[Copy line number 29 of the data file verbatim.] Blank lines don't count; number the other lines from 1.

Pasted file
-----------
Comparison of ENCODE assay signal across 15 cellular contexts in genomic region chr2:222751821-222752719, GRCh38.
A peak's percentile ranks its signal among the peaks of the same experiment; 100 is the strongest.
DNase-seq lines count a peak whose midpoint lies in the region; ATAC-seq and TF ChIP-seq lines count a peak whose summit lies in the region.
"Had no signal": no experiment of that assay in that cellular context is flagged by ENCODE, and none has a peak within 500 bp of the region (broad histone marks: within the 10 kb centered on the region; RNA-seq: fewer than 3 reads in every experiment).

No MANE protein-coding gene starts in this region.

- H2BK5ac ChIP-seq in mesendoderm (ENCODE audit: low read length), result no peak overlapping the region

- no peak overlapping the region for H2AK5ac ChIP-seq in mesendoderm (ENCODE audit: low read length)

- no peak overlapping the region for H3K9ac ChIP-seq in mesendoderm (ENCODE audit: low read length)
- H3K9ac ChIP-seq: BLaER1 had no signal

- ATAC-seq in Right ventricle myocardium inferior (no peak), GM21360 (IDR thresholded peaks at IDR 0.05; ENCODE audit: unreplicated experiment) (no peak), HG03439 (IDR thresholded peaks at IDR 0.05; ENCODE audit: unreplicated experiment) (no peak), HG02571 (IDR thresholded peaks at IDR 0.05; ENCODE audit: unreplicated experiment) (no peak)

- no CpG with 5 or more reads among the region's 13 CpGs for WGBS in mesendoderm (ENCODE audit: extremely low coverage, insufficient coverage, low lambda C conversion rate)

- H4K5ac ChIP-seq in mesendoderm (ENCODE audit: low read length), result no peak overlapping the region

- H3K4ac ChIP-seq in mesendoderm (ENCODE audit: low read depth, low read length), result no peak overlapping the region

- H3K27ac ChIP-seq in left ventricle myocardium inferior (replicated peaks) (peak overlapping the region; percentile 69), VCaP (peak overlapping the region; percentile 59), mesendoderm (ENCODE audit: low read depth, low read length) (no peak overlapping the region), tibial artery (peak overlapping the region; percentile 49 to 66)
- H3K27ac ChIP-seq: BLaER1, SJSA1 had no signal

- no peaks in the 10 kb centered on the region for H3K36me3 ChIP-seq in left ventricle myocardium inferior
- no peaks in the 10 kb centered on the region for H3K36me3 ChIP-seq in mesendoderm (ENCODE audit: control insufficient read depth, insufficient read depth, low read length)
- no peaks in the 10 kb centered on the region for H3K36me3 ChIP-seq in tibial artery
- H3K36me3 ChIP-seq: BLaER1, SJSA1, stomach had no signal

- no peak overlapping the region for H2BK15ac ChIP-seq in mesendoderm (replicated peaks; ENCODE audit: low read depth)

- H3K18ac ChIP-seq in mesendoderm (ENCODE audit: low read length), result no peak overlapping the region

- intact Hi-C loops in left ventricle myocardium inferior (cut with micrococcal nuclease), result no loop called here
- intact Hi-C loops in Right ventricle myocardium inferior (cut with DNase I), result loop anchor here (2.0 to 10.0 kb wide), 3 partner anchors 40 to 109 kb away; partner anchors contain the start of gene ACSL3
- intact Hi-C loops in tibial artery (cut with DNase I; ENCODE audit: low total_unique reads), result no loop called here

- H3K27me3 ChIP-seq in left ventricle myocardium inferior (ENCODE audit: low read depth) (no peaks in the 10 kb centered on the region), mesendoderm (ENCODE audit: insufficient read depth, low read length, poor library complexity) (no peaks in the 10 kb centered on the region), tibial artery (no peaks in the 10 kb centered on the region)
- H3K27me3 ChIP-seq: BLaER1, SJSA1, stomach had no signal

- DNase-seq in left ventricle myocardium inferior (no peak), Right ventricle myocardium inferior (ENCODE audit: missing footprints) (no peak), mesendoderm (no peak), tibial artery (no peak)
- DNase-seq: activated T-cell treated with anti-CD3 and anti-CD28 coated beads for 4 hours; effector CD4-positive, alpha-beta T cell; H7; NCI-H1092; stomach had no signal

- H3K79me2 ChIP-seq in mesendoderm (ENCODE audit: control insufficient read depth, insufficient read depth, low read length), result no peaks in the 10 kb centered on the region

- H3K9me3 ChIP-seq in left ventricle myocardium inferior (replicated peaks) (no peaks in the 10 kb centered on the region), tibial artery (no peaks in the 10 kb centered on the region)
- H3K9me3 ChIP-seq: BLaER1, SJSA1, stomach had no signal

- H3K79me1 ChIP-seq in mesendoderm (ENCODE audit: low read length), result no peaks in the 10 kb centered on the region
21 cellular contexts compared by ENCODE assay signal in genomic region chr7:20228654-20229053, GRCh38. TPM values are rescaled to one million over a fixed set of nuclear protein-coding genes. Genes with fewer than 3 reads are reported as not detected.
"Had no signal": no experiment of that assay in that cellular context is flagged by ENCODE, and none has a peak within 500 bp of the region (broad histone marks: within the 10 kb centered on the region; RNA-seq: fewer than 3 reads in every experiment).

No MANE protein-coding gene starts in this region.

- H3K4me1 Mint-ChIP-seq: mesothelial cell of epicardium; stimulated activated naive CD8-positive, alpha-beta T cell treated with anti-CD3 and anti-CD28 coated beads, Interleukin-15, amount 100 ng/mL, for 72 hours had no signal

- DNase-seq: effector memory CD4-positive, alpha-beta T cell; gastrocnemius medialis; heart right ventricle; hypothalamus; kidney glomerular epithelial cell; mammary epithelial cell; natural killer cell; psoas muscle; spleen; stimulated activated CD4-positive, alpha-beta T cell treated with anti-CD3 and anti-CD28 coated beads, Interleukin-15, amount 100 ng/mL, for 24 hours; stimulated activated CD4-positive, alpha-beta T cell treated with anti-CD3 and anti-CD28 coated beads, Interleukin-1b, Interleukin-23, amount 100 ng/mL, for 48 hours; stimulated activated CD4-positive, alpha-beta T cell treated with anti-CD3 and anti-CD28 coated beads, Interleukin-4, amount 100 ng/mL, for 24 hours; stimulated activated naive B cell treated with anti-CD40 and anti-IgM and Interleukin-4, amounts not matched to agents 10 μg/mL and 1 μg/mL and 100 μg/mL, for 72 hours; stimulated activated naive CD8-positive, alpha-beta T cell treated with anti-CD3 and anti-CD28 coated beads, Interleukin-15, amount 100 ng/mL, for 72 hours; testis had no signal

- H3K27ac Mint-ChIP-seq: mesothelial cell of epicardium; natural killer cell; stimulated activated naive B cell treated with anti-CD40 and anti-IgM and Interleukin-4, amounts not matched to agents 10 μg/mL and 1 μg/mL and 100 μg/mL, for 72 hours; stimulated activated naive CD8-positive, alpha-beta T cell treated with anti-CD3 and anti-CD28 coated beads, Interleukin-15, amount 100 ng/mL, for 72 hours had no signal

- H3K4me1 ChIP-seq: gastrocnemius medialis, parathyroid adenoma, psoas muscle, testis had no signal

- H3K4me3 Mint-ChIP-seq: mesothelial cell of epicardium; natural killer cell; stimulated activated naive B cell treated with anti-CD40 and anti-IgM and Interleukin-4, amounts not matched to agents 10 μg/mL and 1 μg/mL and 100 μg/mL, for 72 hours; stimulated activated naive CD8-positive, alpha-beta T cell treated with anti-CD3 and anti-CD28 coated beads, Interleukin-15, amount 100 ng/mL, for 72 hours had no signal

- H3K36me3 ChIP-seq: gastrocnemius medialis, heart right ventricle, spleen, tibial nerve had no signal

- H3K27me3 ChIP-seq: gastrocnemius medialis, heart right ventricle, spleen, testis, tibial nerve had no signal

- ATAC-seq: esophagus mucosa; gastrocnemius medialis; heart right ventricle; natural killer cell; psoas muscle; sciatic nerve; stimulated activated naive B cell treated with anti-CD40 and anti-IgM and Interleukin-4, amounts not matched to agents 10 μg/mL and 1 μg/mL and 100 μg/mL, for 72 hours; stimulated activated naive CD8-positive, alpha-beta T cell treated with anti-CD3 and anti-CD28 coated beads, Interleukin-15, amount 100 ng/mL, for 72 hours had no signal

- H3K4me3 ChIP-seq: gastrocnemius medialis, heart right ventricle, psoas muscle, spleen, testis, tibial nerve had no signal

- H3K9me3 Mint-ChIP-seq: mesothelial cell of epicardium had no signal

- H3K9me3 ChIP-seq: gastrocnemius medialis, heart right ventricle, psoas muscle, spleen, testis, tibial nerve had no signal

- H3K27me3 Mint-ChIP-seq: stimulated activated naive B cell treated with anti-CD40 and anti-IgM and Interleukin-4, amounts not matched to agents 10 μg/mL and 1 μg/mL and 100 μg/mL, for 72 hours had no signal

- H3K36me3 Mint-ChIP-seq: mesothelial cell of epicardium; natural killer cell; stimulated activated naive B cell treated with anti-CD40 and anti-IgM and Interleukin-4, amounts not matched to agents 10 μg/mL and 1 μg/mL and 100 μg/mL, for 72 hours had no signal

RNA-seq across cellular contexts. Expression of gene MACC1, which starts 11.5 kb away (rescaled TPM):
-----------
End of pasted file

- H3K79me2 ChIP-seq in mesendoderm (ENCODE audit: control insufficient read depth, insufficient read depth, low read length), result no peaks in the 10 kb centered on the region